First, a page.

Legions of DIY devotees are upcycling outdated furniture into modern treasure — all with the help of a type of paint known as chalk paint.
The original chalk paint formula was created and trademarked by the popular paint brand Annie Sloan in 1990 for furniture, floors and walls. The chalky-finish matte paint can be applied without priming or sanding, and it has a thick, drip-free formula that dries within an hour.
Chalk paint is available in more than three dozen hues and can be combined to create custom colors and can be purchased for anywhere from $15 to around $40 per quart at most hardware or do-it-yourself stores. Or, you can follow a recipe to make your own chalk-finish paint in a variety of colors and consistencies.
Don't mistake chalk-finish paint for chalkboard paint. This isn't the same stuff that made the matte-black chalkboards once found on schoolhouse walls. Instead, you'll find this thick, forgiving paint has become a favorite of beginning and expert DIYers alike.
From Tired Furniture to Tres Chic
No priming, no sanding, no expectation of a perfectly pristine surface. These are just a few of the reasons that people who love to tackle furniture projects are gravitating toward chalk paint. It forgives all manner of imperfections or, and perhaps just as importantly, brings those imperfections to life.
“Chalk paint can be a great way to achieve a vintage finish on any piece,” says Jared Cohen, an artist and web designer who refurbishes vintage-style furniture, in an email interview. “I use it as part of a multilayered weathered approach to achieve the furniture’s final look.”
There are several ways to give furniture a distressed look, but at its most basic, this technique layers two chalk paint colors. Once the base color is dry, a second chalk paint color is applied, allowed to dry, and then topped by a coat of wax. Once the wax is dry to the touch, sandpaper is used to remove small areas of the top coat and reveal the color underneath. After the desired effect is achieved, a final layer of protective wax can be applied.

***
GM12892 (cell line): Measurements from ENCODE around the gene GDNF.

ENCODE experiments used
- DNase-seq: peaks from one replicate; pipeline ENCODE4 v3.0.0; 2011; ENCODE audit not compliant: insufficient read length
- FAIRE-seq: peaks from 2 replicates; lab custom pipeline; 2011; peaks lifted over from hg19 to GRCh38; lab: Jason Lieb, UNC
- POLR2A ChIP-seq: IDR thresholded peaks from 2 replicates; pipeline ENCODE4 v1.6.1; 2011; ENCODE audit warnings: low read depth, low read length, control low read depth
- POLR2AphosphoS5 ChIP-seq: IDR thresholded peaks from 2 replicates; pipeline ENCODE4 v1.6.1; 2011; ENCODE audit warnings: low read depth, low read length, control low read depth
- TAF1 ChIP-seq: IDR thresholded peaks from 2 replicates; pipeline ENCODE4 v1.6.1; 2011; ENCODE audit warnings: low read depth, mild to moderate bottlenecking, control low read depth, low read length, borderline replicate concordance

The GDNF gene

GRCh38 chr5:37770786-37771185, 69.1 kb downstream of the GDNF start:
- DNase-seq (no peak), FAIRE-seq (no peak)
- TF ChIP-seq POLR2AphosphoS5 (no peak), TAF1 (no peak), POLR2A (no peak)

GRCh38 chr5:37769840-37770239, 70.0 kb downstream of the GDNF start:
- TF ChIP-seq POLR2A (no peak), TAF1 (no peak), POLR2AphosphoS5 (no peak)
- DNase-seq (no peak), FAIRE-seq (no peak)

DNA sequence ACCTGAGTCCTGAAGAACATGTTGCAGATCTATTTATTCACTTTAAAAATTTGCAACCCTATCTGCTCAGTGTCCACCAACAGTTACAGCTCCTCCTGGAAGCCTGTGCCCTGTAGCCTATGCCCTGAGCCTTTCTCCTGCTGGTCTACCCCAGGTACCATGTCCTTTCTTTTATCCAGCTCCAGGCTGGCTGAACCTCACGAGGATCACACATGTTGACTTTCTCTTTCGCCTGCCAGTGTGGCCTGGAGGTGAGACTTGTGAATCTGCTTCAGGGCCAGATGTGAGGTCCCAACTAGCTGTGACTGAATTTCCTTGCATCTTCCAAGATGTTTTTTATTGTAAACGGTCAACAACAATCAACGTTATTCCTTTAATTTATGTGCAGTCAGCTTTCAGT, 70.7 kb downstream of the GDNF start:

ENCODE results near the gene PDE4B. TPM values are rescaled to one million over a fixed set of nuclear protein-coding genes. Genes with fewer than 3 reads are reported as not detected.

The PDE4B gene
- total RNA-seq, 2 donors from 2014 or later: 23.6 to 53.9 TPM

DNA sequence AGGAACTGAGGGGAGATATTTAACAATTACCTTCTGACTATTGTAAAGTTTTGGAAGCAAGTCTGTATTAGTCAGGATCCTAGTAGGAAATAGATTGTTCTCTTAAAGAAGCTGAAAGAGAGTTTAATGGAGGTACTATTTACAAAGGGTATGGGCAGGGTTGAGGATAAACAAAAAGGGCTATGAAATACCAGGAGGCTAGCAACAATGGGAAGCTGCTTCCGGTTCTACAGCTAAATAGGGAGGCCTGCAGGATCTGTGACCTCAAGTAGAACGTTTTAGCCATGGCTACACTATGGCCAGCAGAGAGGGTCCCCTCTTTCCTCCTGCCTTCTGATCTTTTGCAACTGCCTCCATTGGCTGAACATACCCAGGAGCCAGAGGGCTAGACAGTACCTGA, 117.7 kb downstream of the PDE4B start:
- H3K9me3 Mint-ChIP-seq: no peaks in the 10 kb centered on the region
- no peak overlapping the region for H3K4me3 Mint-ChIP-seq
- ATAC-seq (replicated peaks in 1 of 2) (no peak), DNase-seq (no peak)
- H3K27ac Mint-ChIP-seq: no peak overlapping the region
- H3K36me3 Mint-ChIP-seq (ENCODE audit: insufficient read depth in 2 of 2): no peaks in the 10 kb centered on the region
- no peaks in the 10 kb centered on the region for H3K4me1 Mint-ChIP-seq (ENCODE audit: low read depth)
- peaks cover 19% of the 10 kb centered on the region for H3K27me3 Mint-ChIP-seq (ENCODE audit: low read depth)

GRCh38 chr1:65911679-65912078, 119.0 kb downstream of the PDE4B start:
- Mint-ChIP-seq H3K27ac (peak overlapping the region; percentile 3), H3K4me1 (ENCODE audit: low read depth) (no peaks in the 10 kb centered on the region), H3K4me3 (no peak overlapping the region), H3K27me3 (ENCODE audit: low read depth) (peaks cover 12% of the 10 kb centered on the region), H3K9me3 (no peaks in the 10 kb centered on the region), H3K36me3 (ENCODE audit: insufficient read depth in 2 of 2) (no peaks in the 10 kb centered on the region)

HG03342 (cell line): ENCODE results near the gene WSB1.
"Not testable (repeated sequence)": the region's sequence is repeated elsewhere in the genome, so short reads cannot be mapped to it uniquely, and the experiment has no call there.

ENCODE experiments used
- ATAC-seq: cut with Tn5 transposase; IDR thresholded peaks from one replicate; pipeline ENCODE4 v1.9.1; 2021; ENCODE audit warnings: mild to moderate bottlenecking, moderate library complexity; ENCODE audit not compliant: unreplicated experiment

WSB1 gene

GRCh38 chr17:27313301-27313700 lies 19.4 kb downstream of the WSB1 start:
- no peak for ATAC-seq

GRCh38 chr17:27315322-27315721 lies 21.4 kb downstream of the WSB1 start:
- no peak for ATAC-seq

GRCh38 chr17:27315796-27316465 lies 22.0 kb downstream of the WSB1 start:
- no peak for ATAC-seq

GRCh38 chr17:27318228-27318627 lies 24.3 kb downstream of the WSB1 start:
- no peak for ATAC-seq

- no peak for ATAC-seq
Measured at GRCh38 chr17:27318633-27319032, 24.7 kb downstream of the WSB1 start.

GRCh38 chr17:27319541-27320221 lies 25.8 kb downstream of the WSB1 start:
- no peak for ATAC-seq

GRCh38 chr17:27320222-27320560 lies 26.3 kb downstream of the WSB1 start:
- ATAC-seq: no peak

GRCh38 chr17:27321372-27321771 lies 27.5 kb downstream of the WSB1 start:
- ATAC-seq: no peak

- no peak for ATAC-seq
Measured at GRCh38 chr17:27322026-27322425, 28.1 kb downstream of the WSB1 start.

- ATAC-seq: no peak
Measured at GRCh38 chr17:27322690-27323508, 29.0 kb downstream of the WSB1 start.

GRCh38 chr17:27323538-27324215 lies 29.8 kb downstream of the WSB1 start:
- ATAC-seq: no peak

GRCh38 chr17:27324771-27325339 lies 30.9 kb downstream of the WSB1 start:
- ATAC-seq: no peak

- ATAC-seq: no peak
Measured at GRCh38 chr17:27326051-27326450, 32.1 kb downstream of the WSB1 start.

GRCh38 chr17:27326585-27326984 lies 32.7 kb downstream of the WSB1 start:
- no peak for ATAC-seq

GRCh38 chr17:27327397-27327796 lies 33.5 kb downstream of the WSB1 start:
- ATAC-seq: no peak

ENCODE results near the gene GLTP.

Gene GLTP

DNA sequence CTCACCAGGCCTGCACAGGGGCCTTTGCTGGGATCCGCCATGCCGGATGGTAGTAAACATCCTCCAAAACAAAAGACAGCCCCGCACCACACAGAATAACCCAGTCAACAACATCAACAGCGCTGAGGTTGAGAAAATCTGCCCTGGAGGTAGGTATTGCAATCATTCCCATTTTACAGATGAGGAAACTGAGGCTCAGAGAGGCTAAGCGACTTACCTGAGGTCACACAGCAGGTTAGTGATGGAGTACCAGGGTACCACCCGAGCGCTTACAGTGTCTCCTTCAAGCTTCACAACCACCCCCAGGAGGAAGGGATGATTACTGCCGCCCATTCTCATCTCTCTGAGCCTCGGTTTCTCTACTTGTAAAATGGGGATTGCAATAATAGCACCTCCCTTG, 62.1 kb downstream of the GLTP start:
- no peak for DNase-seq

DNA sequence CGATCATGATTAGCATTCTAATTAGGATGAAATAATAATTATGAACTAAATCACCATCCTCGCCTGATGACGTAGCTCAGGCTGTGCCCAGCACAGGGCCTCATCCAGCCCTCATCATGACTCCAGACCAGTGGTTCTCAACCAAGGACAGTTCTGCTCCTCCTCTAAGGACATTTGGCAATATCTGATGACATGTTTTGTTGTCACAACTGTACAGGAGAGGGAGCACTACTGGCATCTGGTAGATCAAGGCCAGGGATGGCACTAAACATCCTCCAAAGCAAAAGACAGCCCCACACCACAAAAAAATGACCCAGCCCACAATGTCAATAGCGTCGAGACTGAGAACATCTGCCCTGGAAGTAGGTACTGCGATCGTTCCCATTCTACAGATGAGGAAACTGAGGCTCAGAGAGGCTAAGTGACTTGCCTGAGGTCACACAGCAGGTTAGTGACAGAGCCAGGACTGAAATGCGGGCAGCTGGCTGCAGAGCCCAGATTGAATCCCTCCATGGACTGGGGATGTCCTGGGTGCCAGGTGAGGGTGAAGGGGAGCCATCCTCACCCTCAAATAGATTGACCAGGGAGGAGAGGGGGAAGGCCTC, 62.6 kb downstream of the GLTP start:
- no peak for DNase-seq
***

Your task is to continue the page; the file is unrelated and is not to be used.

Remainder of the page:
Wait, wax? Most people opt for chalk paint because of its matte, chalky finish. So why cover the paint with a top coat? If you're the type of person who is likely to refinish that same furniture frequently, then you may want to skip the wax layer. It's time-consuming because it requires multiple light coats and adds extra expense. However, adding a wax layer as a sealant will protect your furniture from everyday wear and enhance the color of the chalk paint.
Transform Everything From Curtains to Cushions
"This is a good 'quick fix' for a chair you kind of like, or think has potential, but don't want to spend a lot of money on having it reupholstered," said Ashley Poskin, in an article for ApartmentTherapy.com. "It's also a great way to get creative by adding stripes or patterns onto plain fabric, without a huge investment."
And, it's relatively easy to control whether the paint is applied full-color or as a light gradient. To create a dye wash for a upholstery fabric, for example, add water to dilute the chalk paint and then test the mixture on an unseen patch of fabric. You can adjust the water/paint ratio until the color wash is the preferred intensity, and then it apply it to the fabric. After it is dry, the fabric can be heat-sealed with an iron or by setting the chair in the sun.
While this easy project can breathe new life into a chair with an outdated style, it does have limitations. "My once soft, comfortable cotton felt scratchy, almost like outdoor fabric," Poskin adds in Apartment Therapy. "In the end, know that it doesn't feel anything like upholstery fabric. So, if you wake up one day and decide your yellow living room sofa would look pretty turquoise instead, chalk paint isn't necessarily your answer because you probably don't want to sit on it daily."
Upcycling furniture with chalk-finish paint may sometimes necessitate special tools. “Chalk paint finishes sometimes require a thick, round custom brush to achieve best results,” says Cohen.
Although chalk-finish paint is more expensive than other types of interior paints, you typically need less chalk paint to finish a project because it can be applied in only one or two thick coats. Cohen starts by applying a dark layer of paint to furniture, then coating most of the surface with a crackle medium.
“After the chalk paint is applied, it will crack to show a beautiful black web of vintage crackles,” he says.
Although Cohen uses a chalk paint method to give new life to old furniture, there are lots of other home project ideas using chalk paint to spruce up everything from fireplace mantels to front doors.